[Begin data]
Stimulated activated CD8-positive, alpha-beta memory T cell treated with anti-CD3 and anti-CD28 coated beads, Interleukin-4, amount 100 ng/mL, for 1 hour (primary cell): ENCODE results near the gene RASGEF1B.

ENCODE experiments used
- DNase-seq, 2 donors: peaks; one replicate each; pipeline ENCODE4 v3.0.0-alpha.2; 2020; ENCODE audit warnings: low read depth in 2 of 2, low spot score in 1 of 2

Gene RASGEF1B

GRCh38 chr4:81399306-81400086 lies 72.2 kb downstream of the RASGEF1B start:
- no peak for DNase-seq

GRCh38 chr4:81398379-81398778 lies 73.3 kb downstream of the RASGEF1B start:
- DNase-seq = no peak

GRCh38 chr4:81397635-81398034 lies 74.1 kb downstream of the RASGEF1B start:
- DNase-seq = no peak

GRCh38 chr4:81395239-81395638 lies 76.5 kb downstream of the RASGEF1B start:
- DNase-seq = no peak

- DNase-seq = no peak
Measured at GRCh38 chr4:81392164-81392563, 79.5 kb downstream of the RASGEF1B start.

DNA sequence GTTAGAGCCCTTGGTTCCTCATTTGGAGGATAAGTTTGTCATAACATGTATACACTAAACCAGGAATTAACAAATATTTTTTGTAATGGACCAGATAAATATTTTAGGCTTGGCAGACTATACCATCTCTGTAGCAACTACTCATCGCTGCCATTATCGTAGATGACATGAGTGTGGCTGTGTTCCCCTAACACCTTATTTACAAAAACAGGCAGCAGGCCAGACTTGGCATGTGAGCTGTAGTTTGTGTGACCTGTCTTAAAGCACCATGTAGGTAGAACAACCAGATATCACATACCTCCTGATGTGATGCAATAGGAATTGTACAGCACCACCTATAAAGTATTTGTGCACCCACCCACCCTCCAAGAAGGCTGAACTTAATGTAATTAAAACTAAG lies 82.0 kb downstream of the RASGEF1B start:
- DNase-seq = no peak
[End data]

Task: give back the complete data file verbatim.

Stimulated activated CD8-positive, alpha-beta memory T cell treated with anti-CD3 and anti-CD28 coated beads, Interleukin-4, amount 100 ng/mL, for 1 hour (primary cell): ENCODE results near the gene RASGEF1B.

ENCODE experiments used
- DNase-seq, 2 donors: peaks; one replicate each; pipeline ENCODE4 v3.0.0-alpha.2; 2020; ENCODE audit warnings: low read depth in 2 of 2, low spot score in 1 of 2

Gene RASGEF1B

GRCh38 chr4:81399306-81400086 lies 72.2 kb downstream of the RASGEF1B start:
- no peak for DNase-seq

GRCh38 chr4:81398379-81398778 lies 73.3 kb downstream of the RASGEF1B start:
- DNase-seq = no peak

GRCh38 chr4:81397635-81398034 lies 74.1 kb downstream of the RASGEF1B start:
- DNase-seq = no peak

GRCh38 chr4:81395239-81395638 lies 76.5 kb downstream of the RASGEF1B start:
- DNase-seq = no peak

- DNase-seq = no peak
Measured at GRCh38 chr4:81392164-81392563, 79.5 kb downstream of the RASGEF1B start.

DNA sequence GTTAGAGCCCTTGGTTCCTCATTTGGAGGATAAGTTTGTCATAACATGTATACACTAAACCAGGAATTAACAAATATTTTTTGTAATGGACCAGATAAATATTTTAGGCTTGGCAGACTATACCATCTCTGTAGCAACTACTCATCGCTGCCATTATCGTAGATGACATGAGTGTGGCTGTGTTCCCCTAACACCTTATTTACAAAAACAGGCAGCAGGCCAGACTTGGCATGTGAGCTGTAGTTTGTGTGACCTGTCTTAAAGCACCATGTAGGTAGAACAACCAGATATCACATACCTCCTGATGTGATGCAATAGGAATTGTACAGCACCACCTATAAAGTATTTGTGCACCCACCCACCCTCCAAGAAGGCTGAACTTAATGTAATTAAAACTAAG lies 82.0 kb downstream of the RASGEF1B start:
- DNase-seq = no peak